THE POWER OF REPRESENTATION
Welcome back to the digital realm where we dive deep into the ever-evolving landscape of representation in media. Today, we're putting the spotlight on a topic that hits close to home for many of us - representation. People connect with brands, products, and events when they can see themselves in those brands, products and events. Whether it's in gaming, fashion, or film, these stories are breaking down barriers and inspiring a new era of inclusivity.
DOVE - REPRESENTING BLACK GAMERS
Let's kick things off with a high score in the gaming world. Dove's recent partnership with Open Source Afro Hair Library launched “Code My Crown” to level up the representation game, especially for Black gamers. The initiative provides instructions, 360-degree photo mapping, and open source code in order for game developers to offer more diverse and accurate depictions of the Black hairstyles. Everyone wants the ability to create characters that resemble themselves. This goes beyond mere visibility; it's about empowerment, encouragement, and fostering a sense of belonging. Representation is not just a checkbox; it's about creating spaces where everyone feels seen and heard.
MODELING - REAL PEOPLE, REAL LIFE
Now, let's talk about breaking stereotypes and modeling real life. Noah Jacob, a child model with a radiant smile, is challenging preconceived notions of beauty. Noah was diagnosed with Down syndrome before birth and is a successful model appearing in Target and Stride Rite ads. Noah's journey highlights the importance of seeing ourselves reflected in the media we consume. When children can see someone like them in the spotlight, it sends a powerful message - they too are limitless. Similarly 20-year old, Alexia Rivera, who has never thought of Down syndrome as a disability and calls it ‘Up’ syndrome is featured globally in ads for Sephora and Kohl’s and billboards in New York City. Alexia was first inspired to model by Ellie Goldstein’s modeling career and recent feature as the first model with Down syndrome on the cover of Vogue. Representation matters because it has the power to shape perspectives and redefine societal norms.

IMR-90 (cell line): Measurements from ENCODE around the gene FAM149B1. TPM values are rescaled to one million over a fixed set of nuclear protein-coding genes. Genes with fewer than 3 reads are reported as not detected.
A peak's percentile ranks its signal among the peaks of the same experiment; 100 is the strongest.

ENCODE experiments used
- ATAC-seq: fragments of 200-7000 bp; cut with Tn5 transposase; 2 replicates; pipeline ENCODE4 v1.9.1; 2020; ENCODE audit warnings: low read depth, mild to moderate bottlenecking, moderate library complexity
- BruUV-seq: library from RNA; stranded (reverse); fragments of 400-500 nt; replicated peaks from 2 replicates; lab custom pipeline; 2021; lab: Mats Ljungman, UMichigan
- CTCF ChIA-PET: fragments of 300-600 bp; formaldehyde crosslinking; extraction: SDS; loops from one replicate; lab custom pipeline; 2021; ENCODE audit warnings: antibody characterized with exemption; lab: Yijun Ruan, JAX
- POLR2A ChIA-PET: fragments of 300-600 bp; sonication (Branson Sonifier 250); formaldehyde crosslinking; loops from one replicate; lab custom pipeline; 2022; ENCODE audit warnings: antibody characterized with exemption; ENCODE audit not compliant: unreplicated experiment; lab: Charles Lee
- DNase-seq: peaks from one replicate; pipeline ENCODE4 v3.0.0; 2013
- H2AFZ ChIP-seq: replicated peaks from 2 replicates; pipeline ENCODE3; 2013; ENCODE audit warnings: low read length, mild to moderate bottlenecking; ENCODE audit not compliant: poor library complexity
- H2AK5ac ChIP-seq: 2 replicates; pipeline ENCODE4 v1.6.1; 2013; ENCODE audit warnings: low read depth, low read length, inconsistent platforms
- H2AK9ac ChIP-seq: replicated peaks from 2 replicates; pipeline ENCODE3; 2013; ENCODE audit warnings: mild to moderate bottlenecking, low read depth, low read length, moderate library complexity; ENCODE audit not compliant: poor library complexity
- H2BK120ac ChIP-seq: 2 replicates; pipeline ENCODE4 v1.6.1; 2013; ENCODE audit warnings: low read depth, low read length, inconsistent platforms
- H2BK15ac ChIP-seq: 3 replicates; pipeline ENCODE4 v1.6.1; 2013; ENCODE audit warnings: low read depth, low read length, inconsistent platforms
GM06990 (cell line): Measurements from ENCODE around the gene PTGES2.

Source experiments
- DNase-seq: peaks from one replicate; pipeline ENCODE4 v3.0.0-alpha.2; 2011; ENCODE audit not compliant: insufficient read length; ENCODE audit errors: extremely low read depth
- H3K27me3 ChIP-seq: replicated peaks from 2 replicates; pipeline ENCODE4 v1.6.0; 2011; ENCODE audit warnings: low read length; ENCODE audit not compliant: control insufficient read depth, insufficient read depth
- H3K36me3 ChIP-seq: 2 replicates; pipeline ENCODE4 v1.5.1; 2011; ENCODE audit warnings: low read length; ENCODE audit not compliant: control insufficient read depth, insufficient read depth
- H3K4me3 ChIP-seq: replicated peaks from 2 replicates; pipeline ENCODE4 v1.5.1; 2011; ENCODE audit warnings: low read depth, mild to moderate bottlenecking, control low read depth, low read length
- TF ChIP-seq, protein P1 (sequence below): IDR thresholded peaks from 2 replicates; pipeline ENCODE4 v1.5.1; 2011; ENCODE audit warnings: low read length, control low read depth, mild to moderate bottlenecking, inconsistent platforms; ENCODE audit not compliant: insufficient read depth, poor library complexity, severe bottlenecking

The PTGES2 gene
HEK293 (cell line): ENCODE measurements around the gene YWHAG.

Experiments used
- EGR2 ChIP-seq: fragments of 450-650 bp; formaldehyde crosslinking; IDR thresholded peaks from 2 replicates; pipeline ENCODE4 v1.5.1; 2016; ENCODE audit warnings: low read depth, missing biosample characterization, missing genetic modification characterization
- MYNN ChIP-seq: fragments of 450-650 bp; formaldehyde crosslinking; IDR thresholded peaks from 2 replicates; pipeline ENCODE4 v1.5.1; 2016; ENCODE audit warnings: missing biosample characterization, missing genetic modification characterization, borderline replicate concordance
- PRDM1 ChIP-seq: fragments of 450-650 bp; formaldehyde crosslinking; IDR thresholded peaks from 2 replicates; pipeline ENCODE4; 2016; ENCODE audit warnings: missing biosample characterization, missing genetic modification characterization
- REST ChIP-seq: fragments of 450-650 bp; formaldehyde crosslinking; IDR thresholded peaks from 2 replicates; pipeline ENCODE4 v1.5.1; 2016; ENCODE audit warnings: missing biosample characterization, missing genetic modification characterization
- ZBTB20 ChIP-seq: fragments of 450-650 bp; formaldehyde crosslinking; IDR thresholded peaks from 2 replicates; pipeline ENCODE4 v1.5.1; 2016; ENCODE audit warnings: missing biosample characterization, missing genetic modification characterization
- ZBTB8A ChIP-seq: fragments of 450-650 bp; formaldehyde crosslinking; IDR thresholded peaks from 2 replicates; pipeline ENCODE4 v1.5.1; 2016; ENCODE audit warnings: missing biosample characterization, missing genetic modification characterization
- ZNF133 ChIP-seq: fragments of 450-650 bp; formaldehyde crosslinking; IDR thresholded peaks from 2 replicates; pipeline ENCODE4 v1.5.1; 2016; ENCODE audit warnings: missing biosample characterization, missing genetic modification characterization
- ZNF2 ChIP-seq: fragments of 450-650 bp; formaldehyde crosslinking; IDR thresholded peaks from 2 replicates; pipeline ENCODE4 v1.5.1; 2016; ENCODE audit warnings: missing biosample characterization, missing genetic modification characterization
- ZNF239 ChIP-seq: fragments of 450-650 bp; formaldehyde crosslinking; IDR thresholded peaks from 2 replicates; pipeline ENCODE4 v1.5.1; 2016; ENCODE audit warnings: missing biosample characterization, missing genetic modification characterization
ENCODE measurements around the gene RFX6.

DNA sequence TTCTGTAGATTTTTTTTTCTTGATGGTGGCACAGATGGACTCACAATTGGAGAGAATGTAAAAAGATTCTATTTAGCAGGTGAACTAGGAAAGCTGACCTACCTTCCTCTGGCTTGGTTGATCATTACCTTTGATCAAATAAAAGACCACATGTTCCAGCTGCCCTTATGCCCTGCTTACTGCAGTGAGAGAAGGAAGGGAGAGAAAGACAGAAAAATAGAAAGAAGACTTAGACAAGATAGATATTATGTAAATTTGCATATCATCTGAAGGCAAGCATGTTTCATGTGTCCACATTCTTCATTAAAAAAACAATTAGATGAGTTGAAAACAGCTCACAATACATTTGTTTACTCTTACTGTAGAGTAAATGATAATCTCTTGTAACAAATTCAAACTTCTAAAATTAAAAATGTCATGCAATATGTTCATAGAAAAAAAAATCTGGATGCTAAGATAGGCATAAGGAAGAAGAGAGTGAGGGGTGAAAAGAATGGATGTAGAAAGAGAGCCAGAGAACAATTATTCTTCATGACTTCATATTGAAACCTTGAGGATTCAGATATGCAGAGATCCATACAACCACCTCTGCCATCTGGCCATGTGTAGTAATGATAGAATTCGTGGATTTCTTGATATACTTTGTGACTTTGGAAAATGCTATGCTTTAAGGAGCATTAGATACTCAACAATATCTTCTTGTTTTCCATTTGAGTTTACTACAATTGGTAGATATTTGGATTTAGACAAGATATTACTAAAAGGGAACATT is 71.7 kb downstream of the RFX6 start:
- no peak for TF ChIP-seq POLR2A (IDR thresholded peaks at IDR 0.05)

“TAKE ME HOME” - SHORT FILM ON FAMILY AND DISABILITY
Filmmaker Liz Sargent is raising awareness with her short film, "Take Me Home," which delves into the complexities of family and disability. Liz’s younger sister, Anna, is the main character in the film that tells her story of adoption and living with a disability. This isn't just a film; it's a conversation starter, a catalyst for change that raises awareness around caregiving and mental illness. Sargent's work showcases the importance of nuanced, authentic narratives that explore the diverse experiences within the disability community. It's about moving beyond stereotypes and shedding light on the real, raw, and beautifully diverse stories that make up our world.